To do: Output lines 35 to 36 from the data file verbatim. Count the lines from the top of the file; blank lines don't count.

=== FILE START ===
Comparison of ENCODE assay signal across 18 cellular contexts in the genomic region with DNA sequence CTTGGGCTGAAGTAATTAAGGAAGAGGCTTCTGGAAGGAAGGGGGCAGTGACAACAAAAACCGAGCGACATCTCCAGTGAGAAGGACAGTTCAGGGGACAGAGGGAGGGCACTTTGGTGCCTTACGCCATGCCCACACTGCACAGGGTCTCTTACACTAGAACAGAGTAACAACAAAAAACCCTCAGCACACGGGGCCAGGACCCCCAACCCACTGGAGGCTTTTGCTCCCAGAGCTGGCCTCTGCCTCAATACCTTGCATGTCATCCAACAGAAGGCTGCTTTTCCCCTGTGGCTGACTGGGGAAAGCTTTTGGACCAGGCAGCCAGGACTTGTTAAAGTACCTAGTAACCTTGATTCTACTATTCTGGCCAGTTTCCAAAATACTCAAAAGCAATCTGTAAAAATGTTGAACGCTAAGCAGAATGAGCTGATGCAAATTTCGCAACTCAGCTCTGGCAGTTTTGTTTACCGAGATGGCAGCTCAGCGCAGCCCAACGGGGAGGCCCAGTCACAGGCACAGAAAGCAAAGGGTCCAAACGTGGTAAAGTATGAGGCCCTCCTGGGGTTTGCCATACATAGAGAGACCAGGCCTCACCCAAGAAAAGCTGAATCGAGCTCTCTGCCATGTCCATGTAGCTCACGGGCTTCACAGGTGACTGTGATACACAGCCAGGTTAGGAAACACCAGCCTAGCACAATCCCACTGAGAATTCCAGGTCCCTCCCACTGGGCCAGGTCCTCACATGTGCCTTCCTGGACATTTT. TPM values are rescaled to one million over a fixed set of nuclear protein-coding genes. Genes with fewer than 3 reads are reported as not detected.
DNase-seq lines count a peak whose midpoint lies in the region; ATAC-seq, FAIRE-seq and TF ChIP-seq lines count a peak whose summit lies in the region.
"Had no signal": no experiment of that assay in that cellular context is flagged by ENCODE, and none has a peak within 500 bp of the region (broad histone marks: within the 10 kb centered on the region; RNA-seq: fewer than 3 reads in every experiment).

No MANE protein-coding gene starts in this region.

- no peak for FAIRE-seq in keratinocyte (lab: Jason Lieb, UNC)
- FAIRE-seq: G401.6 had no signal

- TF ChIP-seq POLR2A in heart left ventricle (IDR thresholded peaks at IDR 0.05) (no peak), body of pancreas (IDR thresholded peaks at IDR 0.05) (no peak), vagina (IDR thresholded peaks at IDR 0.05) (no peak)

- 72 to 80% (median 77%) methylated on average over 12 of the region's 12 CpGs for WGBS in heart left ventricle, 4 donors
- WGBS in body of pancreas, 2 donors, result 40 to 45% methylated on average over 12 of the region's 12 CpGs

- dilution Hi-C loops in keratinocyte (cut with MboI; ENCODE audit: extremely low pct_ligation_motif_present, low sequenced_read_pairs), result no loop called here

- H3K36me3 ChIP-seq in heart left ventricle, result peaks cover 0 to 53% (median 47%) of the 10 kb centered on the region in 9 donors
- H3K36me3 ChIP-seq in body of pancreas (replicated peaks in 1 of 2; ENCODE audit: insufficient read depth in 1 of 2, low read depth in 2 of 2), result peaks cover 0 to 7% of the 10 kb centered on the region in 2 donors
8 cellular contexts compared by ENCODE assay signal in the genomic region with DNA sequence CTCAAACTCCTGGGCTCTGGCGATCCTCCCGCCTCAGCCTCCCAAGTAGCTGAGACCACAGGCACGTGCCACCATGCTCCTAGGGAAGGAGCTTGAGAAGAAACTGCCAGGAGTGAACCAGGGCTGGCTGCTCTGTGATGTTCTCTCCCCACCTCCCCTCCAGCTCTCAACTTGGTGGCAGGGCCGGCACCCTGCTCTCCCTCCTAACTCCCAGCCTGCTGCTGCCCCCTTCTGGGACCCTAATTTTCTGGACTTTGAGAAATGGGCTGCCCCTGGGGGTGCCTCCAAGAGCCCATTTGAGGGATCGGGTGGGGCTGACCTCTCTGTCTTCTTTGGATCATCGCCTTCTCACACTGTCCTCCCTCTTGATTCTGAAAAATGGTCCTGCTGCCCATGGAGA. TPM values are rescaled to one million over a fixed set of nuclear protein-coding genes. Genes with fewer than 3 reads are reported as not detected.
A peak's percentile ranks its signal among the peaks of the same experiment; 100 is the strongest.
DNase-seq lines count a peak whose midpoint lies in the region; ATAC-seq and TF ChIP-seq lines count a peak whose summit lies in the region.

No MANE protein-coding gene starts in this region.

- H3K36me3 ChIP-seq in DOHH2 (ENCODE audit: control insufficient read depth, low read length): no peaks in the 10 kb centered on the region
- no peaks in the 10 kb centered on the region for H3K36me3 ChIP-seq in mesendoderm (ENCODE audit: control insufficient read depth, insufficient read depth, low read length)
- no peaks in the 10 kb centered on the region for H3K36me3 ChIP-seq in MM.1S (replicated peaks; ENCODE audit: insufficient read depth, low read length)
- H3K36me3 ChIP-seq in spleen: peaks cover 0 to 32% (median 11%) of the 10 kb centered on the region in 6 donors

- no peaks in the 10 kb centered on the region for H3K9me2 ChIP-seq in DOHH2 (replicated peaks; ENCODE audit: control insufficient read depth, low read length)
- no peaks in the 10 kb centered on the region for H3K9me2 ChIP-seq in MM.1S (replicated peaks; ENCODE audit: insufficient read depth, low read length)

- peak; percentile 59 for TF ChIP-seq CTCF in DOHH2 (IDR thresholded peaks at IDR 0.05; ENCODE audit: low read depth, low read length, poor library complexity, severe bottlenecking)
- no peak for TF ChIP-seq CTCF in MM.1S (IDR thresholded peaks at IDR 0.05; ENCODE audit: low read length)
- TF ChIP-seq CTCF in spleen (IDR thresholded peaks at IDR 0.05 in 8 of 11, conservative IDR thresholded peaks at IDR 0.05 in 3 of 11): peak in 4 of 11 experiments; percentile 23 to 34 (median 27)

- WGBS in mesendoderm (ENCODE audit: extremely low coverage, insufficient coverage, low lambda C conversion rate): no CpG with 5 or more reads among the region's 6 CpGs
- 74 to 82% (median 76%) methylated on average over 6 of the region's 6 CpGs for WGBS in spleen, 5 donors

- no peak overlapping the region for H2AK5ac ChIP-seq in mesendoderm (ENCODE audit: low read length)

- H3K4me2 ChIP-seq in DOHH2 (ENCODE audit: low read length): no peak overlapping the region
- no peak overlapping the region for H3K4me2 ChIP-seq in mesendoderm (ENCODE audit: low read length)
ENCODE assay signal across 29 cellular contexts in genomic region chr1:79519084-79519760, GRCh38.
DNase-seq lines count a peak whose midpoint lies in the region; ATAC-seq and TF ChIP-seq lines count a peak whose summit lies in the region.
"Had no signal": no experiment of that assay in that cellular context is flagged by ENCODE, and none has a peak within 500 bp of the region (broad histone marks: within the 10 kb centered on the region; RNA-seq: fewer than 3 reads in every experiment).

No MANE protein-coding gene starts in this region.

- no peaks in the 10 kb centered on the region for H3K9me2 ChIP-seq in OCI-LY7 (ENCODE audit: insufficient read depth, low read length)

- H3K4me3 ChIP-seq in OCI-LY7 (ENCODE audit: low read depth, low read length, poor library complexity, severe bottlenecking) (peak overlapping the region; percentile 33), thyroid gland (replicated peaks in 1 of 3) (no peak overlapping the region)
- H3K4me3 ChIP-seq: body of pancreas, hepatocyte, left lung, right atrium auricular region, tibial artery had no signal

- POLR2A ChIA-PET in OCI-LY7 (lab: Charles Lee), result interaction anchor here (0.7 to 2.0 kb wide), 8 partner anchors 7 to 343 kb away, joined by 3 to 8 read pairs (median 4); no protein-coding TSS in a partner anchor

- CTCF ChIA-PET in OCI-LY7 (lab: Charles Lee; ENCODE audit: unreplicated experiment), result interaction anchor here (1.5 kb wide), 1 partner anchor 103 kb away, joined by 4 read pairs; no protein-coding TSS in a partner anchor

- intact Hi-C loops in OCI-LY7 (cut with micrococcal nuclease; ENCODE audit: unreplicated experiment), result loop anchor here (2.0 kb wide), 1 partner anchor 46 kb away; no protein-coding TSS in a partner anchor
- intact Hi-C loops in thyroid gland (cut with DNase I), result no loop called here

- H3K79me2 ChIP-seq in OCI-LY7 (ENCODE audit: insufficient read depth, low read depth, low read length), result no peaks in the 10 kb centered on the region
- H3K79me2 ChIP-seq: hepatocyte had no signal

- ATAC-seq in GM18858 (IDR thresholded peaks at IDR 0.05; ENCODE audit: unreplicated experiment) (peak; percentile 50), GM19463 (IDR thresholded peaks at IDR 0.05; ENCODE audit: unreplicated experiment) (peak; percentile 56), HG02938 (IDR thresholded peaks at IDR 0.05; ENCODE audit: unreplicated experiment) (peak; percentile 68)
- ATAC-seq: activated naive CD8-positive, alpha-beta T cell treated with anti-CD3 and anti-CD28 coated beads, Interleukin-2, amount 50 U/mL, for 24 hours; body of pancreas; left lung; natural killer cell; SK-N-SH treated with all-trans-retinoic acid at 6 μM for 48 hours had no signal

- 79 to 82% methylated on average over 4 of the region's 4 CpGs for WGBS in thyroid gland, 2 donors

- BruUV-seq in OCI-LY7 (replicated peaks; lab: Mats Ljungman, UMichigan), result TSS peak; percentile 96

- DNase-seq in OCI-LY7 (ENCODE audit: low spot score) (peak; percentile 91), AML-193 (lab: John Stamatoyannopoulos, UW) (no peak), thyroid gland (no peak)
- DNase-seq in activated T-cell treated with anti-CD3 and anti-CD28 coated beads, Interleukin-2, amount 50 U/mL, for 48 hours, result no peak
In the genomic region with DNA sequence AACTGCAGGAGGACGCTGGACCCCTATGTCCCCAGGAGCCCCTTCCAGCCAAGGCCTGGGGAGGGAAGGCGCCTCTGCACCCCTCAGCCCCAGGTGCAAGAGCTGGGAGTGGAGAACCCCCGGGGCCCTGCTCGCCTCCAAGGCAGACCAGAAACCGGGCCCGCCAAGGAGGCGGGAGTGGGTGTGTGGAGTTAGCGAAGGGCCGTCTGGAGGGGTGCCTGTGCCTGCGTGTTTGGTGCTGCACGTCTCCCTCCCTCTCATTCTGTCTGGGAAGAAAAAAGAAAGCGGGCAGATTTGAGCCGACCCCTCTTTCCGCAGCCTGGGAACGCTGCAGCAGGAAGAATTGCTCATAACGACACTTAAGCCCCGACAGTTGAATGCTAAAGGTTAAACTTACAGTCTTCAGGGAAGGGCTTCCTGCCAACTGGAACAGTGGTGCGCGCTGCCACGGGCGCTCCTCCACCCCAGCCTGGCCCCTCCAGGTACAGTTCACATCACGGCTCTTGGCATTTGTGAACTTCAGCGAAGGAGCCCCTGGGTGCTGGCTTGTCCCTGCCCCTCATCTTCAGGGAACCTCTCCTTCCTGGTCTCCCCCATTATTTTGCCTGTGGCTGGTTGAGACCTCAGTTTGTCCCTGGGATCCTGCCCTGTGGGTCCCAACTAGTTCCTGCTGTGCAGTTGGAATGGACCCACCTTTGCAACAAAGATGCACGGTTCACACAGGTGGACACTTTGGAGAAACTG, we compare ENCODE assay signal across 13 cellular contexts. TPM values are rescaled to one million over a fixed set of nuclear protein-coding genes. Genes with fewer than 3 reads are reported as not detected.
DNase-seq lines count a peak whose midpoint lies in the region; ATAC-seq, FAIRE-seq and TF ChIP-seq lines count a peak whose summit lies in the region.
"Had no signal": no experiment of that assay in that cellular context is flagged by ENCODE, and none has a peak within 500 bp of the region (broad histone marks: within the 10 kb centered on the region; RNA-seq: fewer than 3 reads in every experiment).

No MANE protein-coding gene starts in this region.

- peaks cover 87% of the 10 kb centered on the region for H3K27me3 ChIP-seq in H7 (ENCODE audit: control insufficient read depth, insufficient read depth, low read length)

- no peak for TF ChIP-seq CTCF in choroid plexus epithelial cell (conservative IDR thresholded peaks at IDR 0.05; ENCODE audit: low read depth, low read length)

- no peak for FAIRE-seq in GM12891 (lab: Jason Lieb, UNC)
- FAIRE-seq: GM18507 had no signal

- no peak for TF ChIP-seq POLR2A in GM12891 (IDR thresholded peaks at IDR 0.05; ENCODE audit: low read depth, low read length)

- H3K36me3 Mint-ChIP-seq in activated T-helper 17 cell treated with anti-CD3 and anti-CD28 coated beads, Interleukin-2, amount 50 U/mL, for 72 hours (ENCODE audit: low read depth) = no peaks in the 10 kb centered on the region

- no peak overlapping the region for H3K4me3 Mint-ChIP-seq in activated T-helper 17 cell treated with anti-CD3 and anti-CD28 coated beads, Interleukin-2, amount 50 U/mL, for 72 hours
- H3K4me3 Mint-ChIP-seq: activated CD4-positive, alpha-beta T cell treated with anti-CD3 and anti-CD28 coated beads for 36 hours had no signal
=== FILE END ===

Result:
- no peaks in the 10 kb centered on the region for H3K9me2 ChIP-seq in OCI-LY7 (ENCODE audit: insufficient read depth, low read length)

- H3K4me3 ChIP-seq in OCI-LY7 (ENCODE audit: low read depth, low read length, poor library complexity, severe bottlenecking) (peak overlapping the region; percentile 33), thyroid gland (replicated peaks in 1 of 3) (no peak overlapping the region)